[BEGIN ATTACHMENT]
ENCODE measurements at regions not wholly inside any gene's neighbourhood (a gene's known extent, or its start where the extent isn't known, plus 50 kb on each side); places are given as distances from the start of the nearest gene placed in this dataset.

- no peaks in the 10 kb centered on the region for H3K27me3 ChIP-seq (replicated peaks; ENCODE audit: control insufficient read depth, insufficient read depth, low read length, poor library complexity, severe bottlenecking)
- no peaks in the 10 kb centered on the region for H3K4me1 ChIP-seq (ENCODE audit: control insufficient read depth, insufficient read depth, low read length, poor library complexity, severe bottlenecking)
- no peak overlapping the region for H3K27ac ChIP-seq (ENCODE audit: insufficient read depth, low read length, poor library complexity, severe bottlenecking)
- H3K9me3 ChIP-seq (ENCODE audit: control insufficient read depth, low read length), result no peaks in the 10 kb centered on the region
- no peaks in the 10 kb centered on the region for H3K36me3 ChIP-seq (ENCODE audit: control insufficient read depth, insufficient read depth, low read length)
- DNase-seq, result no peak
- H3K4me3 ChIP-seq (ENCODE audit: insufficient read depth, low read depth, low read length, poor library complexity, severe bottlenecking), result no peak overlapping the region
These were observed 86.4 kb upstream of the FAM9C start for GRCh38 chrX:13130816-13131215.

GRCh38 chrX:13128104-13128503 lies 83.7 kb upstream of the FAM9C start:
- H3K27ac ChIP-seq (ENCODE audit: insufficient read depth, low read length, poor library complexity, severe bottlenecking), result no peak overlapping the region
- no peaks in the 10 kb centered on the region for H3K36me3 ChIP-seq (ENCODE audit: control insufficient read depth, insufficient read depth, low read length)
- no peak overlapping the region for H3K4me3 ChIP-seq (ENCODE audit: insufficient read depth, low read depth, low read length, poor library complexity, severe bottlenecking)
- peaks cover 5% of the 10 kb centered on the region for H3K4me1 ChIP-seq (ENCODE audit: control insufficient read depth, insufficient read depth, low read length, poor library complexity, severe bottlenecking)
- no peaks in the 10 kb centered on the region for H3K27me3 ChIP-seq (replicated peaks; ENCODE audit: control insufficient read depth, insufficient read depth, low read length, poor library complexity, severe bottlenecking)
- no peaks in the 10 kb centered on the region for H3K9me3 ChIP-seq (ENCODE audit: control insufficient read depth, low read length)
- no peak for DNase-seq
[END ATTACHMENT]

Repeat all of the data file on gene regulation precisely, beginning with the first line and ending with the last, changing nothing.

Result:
ENCODE measurements at regions not wholly inside any gene's neighbourhood (a gene's known extent, or its start where the extent isn't known, plus 50 kb on each side); places are given as distances from the start of the nearest gene placed in this dataset.

- no peaks in the 10 kb centered on the region for H3K27me3 ChIP-seq (replicated peaks; ENCODE audit: control insufficient read depth, insufficient read depth, low read length, poor library complexity, severe bottlenecking)
- no peaks in the 10 kb centered on the region for H3K4me1 ChIP-seq (ENCODE audit: control insufficient read depth, insufficient read depth, low read length, poor library complexity, severe bottlenecking)
- no peak overlapping the region for H3K27ac ChIP-seq (ENCODE audit: insufficient read depth, low read length, poor library complexity, severe bottlenecking)
- H3K9me3 ChIP-seq (ENCODE audit: control insufficient read depth, low read length), result no peaks in the 10 kb centered on the region
- no peaks in the 10 kb centered on the region for H3K36me3 ChIP-seq (ENCODE audit: control insufficient read depth, insufficient read depth, low read length)
- DNase-seq, result no peak
- H3K4me3 ChIP-seq (ENCODE audit: insufficient read depth, low read depth, low read length, poor library complexity, severe bottlenecking), result no peak overlapping the region
These were observed 86.4 kb upstream of the FAM9C start for GRCh38 chrX:13130816-13131215.

GRCh38 chrX:13128104-13128503 lies 83.7 kb upstream of the FAM9C start:
- H3K27ac ChIP-seq (ENCODE audit: insufficient read depth, low read length, poor library complexity, severe bottlenecking), result no peak overlapping the region
- no peaks in the 10 kb centered on the region for H3K36me3 ChIP-seq (ENCODE audit: control insufficient read depth, insufficient read depth, low read length)
- no peak overlapping the region for H3K4me3 ChIP-seq (ENCODE audit: insufficient read depth, low read depth, low read length, poor library complexity, severe bottlenecking)
- peaks cover 5% of the 10 kb centered on the region for H3K4me1 ChIP-seq (ENCODE audit: control insufficient read depth, insufficient read depth, low read length, poor library complexity, severe bottlenecking)
- no peaks in the 10 kb centered on the region for H3K27me3 ChIP-seq (replicated peaks; ENCODE audit: control insufficient read depth, insufficient read depth, low read length, poor library complexity, severe bottlenecking)
- no peaks in the 10 kb centered on the region for H3K9me3 ChIP-seq (ENCODE audit: control insufficient read depth, low read length)
- no peak for DNase-seq